The Biden administration’s recently announced plan to cut greenhouse gas emissions in half will come with a hefty price tag of $10 trillion, according to Jigar Shah, the Director of the Loan Program Office in President Joe Biden’s Department of Energy. This eye-watering cost estimate was shared with The New York Times, in which Shah also stated that Biden’s plan would require funding from the private sector, beyond the $1 trillion that the Inflation Reduction Act could cover. The Loan Program Office, which regulates federal loans for new energy projects, has received an expanded spending budget from the IRA, which now sits at $400 billion.
DOE Official Says Biden’s Climate Pledge Will Cost $10 Trillion https://t.co/zyViQt8Owj
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Shah claims that his office has become more stringent with loan practices and as a result, is not losing money for the U.S. federal government. “The failed projects of the past clearly wouldn’t get through the office this time around,” he stated. “Now we can look at our portfolio of $38 billion worth of loans and say, actually, we have been pretty good stewards of capital, and we actually make money for the federal government.”
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The Loan Program Office is currently evaluating proposals for loans worth $121 billion from a broad range of energy projects, including some from ‘red states’ and fossil fuel companies. Shah admitted that the American entrepreneurs and innovators leading these new projects are the smartest people in the room and said he hoped the government could support them financially to reach their goals.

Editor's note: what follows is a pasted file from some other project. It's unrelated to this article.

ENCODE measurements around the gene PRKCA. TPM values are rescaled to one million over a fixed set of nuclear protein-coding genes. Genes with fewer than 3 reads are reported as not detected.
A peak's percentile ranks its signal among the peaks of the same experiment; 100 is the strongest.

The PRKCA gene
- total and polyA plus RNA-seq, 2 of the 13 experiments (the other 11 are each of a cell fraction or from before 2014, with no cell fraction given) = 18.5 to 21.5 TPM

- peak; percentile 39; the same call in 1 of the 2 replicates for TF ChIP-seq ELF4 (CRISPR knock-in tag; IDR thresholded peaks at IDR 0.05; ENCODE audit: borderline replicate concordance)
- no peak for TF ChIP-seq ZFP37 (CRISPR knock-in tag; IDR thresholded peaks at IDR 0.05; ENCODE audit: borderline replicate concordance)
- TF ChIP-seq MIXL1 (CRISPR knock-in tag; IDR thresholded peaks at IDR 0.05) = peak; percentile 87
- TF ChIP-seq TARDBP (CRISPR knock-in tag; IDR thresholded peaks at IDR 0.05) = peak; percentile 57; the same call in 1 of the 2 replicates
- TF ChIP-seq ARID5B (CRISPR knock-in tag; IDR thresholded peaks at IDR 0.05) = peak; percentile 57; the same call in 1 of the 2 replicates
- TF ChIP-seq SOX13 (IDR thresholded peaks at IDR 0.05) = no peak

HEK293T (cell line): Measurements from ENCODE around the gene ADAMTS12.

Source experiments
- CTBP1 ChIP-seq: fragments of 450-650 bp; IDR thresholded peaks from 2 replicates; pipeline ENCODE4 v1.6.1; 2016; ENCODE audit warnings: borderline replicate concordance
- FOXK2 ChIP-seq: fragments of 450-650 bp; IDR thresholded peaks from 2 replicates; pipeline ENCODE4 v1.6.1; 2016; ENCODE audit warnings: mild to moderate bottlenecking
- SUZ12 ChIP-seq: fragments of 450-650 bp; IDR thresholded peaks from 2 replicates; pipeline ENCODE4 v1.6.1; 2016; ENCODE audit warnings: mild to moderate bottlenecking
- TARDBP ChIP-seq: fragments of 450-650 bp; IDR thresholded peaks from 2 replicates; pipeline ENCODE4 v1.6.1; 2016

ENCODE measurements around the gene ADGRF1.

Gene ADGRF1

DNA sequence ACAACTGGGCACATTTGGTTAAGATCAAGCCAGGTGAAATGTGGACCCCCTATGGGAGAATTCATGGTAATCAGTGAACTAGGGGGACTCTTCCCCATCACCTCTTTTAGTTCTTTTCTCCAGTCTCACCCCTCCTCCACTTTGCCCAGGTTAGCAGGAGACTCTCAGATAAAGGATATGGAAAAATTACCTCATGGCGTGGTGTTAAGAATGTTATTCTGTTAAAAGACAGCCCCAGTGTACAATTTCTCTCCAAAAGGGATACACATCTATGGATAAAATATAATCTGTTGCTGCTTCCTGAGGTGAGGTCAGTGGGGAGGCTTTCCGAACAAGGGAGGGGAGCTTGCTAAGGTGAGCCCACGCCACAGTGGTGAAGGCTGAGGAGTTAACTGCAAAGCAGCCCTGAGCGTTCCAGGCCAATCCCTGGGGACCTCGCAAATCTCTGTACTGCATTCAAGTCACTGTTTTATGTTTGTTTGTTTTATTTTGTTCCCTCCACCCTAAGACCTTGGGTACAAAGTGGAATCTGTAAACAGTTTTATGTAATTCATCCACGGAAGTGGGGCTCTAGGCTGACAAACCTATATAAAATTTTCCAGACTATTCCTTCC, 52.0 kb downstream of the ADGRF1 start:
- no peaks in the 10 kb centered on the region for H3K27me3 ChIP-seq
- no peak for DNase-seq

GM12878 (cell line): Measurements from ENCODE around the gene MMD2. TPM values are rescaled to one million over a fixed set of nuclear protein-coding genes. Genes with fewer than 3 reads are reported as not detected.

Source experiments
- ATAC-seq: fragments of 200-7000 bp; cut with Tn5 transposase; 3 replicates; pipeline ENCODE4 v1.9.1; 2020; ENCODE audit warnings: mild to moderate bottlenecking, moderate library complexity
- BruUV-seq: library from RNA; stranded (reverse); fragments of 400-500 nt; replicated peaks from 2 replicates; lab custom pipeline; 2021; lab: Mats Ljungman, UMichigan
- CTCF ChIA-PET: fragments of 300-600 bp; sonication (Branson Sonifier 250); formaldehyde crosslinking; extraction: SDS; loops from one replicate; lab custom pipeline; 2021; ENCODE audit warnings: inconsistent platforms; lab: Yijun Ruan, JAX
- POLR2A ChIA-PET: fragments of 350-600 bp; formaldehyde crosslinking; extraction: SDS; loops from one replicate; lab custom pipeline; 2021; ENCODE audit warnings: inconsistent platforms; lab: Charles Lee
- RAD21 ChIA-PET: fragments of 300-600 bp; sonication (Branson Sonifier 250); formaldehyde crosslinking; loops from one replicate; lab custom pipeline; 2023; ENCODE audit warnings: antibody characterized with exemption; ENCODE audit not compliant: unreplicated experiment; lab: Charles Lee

The Biden administration’s climate-related push aims to slash greenhouse gas emissions in half by the end of 2030 and bring the U.S. to zero net emissions by 2050. However, this plan will require a whopping $10 trillion, and even the $400 billion provided by the Inflation Reduction Act will fall well below expectations. As the administration pushes to enact new carbon capture technology rules, it remains to be seen where the rest of the funds will come from.
In conclusion, it’s becoming more and more apparent that Biden’s climate policies will come at an enormous cost to American taxpayers. Given the current state of the global economy, it’s irresponsible to commit to spending trillions of dollars on a policy that has questionable effectiveness. Instead, we need to focus on finding alternative and innovative ways to reduce emissions rather than spending billions of dollars without clarity.